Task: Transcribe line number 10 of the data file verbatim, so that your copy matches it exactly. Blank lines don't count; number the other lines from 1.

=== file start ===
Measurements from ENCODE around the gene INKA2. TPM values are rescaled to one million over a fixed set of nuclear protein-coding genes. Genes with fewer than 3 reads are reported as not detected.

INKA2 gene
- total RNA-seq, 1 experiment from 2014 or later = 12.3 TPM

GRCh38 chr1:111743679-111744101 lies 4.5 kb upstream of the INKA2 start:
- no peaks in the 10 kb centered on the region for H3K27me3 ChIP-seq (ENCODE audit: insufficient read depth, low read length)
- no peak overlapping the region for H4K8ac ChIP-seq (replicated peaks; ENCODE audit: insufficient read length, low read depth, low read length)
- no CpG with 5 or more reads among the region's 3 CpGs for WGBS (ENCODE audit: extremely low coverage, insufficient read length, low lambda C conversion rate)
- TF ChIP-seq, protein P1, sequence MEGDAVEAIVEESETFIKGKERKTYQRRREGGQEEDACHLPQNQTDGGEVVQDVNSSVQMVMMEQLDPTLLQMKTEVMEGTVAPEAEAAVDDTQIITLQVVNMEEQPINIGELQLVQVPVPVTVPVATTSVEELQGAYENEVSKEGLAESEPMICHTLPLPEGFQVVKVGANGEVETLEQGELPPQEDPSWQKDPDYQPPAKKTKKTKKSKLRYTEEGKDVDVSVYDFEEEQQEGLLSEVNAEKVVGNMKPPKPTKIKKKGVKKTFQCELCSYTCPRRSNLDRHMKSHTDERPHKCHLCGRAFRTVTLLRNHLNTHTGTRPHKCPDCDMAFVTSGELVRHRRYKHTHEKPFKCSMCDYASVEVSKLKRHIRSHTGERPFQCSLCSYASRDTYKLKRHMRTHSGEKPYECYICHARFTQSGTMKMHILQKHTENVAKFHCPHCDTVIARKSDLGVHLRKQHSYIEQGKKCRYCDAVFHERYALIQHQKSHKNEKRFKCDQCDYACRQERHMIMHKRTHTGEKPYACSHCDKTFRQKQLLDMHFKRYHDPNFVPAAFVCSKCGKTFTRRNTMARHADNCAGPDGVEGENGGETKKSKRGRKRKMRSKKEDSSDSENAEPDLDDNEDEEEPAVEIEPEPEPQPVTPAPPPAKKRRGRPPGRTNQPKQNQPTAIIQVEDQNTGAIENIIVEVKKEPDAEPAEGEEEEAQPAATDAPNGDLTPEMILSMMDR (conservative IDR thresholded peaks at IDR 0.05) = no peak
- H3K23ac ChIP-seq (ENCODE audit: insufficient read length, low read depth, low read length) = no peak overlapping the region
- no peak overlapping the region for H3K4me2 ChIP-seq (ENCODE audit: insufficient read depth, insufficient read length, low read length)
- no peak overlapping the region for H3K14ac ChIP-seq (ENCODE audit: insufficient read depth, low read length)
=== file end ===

- no peak overlapping the region for H3K4me2 ChIP-seq (ENCODE audit: insufficient read depth, insufficient read length, low read length)